Recently, Bill O’Rielly had a revealing conversation with Marc Rudov on the Fox Network. Doubtless, you know Fox’s conservative talk guy, O’Rielly. But you may not know Rudov. He’s on a mission to stop the media from their unconscionable crusade to depower men. Seriously. He calls it the “Institutionalized hatred of men” and even hosts a site www.nononsenseman.com.
Bill and Marc were discussing a recent Multigrain Cheerios ad and Marc was really miffed. The ad involved a 30-something-ish Steve who walks into the kitchen where his significant unnamed other is eating cereal. Steve surmises the situation then comments that she’s eating a box of Multigrain Cheerios. Good Steve. Then he says: “So, you’re trying to watch your weight…”
Nameless replies, obviously peeved: “No why?” Not good, Steve
“Nothing,” says Steve in quick retraction. “…It’s the box. It says it’s low in fat.”
“Do I look like I need to watch my weight?”
Quicker retraction. “No, no, no, no…It just says it has 110 calories per serving.”
“But there are other reasons why I like it,” Nameless persists.
“Yea, I know. But it’s the box. It says it’s made with five whole grains…that’s good… isn’t it?
Pause. You, know. Revealing pause. “What else does the box say?”
“The box says ‘shut up Steve.’”
According to Marc the ad “insults guys, makes us look weak…” And why? Because Nameless whipped Steve into submission over the apparent insult and Steve, jelly fish that he is, acquiesced.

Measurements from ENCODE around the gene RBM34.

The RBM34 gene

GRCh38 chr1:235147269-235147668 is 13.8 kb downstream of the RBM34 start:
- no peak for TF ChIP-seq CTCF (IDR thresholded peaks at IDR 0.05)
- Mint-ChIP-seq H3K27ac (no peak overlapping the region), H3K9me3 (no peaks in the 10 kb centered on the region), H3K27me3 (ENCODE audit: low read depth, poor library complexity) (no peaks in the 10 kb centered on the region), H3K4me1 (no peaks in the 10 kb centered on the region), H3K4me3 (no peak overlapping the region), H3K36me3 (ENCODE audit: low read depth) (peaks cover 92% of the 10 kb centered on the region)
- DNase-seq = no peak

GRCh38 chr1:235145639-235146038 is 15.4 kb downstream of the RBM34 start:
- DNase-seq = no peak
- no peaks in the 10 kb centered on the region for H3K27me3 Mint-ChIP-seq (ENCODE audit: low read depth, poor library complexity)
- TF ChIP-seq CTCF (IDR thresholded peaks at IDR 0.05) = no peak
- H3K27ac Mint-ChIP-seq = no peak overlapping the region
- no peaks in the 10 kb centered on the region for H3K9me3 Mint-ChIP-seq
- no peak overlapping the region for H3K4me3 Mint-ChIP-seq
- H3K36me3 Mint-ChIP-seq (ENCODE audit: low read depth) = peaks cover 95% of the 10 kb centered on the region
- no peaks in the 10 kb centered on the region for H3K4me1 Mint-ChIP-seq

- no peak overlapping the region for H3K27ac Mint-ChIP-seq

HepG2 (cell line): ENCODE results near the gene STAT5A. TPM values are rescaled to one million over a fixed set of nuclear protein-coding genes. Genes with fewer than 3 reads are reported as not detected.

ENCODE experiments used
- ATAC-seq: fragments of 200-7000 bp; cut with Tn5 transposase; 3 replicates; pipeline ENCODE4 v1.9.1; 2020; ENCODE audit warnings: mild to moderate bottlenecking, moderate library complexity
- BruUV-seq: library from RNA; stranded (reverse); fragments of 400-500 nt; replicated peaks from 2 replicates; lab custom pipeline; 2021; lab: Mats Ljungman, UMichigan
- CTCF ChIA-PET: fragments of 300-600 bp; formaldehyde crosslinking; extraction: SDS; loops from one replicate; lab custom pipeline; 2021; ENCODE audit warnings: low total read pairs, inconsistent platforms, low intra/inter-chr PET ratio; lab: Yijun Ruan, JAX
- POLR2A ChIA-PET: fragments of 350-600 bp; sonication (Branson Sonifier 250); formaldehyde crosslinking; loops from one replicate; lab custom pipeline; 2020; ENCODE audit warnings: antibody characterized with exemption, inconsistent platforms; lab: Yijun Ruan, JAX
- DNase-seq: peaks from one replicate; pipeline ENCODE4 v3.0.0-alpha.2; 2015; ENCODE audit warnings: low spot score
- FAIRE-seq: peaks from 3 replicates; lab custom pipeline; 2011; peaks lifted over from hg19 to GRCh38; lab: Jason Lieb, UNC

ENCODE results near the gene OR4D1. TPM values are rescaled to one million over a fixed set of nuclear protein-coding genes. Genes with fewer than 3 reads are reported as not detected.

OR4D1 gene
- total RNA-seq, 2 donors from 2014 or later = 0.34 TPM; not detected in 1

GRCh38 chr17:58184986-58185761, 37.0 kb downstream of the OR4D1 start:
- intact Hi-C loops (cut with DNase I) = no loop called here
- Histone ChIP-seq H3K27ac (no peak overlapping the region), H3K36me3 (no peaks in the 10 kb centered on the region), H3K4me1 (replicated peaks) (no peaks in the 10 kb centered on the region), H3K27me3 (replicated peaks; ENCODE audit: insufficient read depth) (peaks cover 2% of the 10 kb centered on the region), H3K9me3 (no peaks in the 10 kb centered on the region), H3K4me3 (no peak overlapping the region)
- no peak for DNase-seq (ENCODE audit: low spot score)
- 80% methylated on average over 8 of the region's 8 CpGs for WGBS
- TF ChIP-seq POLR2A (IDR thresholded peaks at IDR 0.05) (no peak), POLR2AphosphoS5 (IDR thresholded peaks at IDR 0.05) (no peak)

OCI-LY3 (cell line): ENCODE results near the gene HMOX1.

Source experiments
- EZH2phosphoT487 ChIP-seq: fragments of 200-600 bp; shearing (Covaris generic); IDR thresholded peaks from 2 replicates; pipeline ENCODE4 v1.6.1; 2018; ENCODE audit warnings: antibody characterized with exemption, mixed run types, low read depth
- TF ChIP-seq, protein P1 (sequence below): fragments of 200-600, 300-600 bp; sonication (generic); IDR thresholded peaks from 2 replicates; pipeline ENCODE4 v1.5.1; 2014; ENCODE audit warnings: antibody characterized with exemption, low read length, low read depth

But Marc, Marc, Marc – you’re missing the point. The food industry has made hefty profits out of positioning your average processed grain as a weight loss remedy for women. And why? To help them gain strength? Build their bodies? Become more muscular like those weight loss remedies targeting…umm… disempowered men? Nope. As they say in endless marketing promises: women can “lose inches” and “drop pounds.” In other words, become less while men gain, build and become more.
But the plot thickens. The marketing universe deftly draws a link between women’s shrinkage and love, social approval, and basic worthiness as humans. You lose weight not to improve yourself but to win that ultimate reward: become more appealing in the eyes of others.
Then there’s Nameless’ response. You know: deeply offended by the slight suggestion that she watch her weight. Disproportionate? Apparently not. O’Reilly, in the discussion with Marc, says: “I never mentioned the word ‘weight’ to women in any kind of capacity …I go to the deli and they ask me how much shrimp salad I would like. I say ‘you make the call lady.’ But don’t take Bill’s comment too seriously. He’s Bill. Later, he even called women “the weaker sex.”
So, that was Bill and Marc. But what about that other presence in the ad? I’m speaking of the cereal itself. Sure, it poses as a delicious hunger-helper/weight loss solution… and, given the multigrain-ishness of the packaging, an alternative to unhealthy foods. But, something far more nefarious arises when you examine the label and find, tucked in among the many grains…the word “sugar” followed closely by “brown sugar syrup” and a few unsavory seeming additives. Multi-wholesome health food? I think not. Or maybe they subscribe to comedian Billy Chrystal’s famed remark all too true for many women: “It is better to look good than to feel good.”
Granted, you can’t blame General Mills, or their marketing firm, alone. They’re part of a disempower-while-pretending-to-empower club with the likes of Special K. You know something’s afoot with them thanks to the tell-tale tape measure wrapped around the box. Eat Special K to lose weight. Huh? But Special K has gone one step further than even Cheerios, offering a “Diet Plan…” as they say on the box. It’s only slightly less toxic than, say, a diet of Equal and iced tea and underscores the preposterous nature of the marketing universe’s relation to food, women, and diet.